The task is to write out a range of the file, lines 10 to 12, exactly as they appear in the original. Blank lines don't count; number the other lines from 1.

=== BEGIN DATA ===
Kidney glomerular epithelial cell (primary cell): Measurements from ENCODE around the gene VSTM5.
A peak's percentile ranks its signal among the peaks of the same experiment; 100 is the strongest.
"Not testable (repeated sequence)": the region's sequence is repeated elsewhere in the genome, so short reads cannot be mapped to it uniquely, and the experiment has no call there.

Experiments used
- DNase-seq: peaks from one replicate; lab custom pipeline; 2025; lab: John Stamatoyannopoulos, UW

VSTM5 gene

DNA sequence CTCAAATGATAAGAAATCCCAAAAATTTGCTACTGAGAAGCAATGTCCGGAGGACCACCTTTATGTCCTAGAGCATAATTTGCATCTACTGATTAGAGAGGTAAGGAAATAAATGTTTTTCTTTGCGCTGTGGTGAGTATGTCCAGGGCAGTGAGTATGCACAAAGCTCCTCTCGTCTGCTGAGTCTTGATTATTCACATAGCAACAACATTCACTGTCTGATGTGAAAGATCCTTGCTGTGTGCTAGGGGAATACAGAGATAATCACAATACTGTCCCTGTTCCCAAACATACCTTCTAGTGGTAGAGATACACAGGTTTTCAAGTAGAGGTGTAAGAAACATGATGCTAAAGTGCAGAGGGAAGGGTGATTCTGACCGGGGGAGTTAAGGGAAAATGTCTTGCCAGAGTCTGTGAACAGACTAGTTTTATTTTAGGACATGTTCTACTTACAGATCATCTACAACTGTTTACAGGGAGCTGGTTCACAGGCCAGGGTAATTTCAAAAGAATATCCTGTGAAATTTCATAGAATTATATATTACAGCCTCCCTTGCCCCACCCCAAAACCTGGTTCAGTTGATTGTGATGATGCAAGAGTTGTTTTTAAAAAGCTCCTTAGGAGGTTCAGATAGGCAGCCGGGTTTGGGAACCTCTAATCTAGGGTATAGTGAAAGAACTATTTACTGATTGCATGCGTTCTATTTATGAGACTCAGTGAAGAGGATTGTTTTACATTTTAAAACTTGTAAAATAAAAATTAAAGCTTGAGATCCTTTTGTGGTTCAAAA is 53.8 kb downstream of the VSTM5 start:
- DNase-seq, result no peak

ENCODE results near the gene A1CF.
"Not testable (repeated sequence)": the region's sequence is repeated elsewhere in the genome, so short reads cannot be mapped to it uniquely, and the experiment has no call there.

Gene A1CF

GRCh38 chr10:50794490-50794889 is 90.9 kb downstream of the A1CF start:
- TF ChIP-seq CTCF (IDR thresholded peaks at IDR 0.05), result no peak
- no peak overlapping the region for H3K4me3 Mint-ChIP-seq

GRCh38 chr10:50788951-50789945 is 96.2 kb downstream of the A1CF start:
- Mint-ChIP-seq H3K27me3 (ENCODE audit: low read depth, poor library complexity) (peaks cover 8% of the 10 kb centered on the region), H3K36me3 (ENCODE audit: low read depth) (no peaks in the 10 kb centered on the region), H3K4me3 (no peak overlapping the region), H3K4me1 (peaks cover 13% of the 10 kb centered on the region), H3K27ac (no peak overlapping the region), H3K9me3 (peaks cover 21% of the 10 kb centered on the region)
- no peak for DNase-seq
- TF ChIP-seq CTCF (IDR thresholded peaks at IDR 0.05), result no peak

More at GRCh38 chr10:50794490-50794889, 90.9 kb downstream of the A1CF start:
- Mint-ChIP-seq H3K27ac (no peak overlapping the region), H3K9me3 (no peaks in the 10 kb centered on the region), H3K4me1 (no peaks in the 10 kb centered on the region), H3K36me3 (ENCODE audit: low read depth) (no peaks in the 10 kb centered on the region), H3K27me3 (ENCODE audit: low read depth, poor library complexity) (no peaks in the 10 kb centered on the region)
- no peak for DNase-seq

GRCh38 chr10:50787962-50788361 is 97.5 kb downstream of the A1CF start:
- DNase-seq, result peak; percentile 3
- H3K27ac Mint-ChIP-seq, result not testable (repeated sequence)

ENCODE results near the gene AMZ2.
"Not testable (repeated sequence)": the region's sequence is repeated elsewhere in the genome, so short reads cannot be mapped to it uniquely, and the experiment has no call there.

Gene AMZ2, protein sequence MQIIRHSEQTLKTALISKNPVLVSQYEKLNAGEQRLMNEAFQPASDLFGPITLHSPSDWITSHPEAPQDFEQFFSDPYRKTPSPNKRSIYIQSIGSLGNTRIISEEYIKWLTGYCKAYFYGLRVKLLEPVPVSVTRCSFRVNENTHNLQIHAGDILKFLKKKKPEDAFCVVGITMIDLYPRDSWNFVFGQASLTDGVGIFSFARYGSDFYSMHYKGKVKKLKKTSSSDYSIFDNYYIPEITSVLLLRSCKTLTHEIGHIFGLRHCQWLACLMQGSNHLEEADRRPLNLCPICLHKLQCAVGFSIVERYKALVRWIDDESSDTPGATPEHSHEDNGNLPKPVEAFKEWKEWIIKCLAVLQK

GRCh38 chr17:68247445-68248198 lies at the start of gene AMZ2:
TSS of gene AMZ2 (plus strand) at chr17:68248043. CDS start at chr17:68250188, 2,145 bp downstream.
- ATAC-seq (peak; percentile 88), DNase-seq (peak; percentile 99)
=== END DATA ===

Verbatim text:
"Not testable (repeated sequence)": the region's sequence is repeated elsewhere in the genome, so short reads cannot be mapped to it uniquely, and the experiment has no call there.

Gene A1CF

GRCh38 chr10:50794490-50794889 is 90.9 kb downstream of the A1CF start: